The day program is filled with activities to engage the ministry participants. Johnston explained that it was vital for the participants to feel like they are coming each day to “volunteer” in a positive environment. “On the surface it would be difficult to differentiate our participants from volunteers,” she said. “We make a concerted effort to help our participants feel they are part of something bigger than dementia care. We strive to really get to know our patients and enter into their world.” She explained that everyone wears a similar name tag, everyone sits together and group participation is key in this integrated structure. Sessions are also referred to as “classes” to emphasize the learning component. The range of activities includes a devotion, prayer, a Side by Side choir, fellowship and service projects.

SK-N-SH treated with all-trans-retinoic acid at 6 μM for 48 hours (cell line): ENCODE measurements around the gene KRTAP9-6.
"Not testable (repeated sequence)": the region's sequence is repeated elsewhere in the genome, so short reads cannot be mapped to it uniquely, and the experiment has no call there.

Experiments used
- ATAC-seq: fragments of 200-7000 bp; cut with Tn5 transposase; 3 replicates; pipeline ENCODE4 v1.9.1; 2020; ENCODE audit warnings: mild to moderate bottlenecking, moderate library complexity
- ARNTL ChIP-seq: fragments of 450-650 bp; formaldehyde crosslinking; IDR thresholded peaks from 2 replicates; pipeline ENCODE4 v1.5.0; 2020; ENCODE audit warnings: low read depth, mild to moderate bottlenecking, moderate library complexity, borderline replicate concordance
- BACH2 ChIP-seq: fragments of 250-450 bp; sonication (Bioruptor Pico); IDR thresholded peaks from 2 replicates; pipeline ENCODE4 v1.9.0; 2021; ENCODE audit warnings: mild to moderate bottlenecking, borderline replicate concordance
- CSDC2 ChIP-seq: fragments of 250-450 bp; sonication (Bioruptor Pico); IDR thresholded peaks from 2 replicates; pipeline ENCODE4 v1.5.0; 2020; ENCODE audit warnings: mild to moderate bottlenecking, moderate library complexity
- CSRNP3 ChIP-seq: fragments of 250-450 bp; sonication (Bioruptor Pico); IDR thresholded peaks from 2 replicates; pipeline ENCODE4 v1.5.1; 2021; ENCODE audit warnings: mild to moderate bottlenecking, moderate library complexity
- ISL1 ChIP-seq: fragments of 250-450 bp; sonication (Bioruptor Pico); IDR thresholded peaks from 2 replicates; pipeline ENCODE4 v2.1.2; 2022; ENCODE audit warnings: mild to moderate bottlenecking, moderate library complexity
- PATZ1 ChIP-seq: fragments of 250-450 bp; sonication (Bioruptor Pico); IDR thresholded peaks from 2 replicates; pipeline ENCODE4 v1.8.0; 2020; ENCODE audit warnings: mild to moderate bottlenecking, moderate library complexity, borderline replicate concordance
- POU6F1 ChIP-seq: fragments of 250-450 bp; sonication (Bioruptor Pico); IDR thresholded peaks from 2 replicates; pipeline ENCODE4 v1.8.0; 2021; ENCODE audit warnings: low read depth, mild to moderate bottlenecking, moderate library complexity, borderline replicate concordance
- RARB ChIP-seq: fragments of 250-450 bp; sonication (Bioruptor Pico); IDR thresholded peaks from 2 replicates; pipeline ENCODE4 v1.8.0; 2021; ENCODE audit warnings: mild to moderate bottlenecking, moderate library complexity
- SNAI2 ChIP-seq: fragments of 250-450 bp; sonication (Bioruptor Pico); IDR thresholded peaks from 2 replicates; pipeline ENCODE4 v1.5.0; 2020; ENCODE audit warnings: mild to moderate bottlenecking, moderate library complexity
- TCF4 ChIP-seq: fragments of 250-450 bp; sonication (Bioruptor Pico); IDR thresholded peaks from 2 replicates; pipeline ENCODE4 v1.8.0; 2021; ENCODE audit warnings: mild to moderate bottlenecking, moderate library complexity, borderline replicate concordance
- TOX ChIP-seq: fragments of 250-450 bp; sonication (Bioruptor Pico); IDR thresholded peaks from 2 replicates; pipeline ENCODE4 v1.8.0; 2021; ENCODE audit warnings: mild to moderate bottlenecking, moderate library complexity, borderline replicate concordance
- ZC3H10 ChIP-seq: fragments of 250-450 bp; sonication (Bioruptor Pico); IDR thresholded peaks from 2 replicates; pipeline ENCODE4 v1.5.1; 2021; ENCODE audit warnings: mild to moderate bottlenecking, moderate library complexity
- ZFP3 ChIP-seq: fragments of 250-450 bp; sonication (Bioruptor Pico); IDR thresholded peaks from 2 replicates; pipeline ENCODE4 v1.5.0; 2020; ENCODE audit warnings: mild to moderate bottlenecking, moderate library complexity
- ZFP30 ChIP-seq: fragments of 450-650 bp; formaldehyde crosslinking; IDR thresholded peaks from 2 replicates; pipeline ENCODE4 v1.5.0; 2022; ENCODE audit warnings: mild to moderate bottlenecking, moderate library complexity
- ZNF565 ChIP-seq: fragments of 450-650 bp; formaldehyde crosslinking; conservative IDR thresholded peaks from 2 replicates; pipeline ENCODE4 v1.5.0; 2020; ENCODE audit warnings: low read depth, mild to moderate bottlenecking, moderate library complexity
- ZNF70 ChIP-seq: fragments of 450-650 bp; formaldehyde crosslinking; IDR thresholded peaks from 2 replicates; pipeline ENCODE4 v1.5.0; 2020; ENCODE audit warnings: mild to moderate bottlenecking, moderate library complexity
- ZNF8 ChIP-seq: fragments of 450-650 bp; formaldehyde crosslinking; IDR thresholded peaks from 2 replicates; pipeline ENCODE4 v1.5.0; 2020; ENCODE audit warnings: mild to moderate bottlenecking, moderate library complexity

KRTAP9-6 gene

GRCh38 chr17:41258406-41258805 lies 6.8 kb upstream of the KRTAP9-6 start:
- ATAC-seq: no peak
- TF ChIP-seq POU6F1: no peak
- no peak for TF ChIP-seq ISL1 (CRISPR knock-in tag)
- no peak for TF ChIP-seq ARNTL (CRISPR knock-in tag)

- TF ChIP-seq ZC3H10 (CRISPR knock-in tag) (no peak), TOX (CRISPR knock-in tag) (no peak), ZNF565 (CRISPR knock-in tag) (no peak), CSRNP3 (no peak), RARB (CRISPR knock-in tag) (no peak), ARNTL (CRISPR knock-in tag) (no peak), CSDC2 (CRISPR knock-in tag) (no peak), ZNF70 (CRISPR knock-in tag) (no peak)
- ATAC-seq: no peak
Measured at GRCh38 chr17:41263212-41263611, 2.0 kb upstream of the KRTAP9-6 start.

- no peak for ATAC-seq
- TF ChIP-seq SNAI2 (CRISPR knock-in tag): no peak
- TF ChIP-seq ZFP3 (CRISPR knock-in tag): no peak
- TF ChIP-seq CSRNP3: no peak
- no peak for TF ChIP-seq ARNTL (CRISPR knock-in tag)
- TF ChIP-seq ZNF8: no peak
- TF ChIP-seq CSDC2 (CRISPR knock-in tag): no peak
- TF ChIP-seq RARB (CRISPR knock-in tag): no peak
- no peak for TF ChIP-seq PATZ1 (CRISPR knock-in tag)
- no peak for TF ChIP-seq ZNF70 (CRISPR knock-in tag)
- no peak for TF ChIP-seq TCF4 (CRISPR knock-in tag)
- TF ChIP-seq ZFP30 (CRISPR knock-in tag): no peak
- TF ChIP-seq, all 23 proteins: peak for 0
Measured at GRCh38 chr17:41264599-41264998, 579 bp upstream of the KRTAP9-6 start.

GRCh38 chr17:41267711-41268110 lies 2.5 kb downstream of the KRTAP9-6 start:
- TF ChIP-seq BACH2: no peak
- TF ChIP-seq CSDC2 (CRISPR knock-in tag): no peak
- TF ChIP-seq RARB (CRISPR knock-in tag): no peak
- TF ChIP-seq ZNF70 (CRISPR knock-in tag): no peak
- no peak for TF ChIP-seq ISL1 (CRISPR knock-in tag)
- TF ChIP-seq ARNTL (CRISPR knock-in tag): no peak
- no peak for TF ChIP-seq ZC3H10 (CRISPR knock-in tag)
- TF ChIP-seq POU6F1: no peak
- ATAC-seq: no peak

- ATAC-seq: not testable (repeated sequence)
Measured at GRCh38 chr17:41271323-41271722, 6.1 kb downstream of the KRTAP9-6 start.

Bishop Lawson Bryan, Episcopal leader in the South Georgia Conference of the United Methodist Church, credits Johnston with the success of the program. “There is no member more passionate about her gifts and graces than Daphne Johnston,” said Bryan. “Not only was it rare for a 35-year-old young adult to care so much about our dementia community, it was rare that she was in our very own church. Programs from around the country are now seeking her guidance to implement and replicate what we started just five short years ago. Often in the denomination we judge success by numbers but it’s clear to see the success of this program by the amount of requests she has received to educate people about this ministry. In my 42 years of ministry, I don’t know if I’ve ever seen a local church ministry reach outside of the walls of the church like the Respite Ministry has,” said Bryan.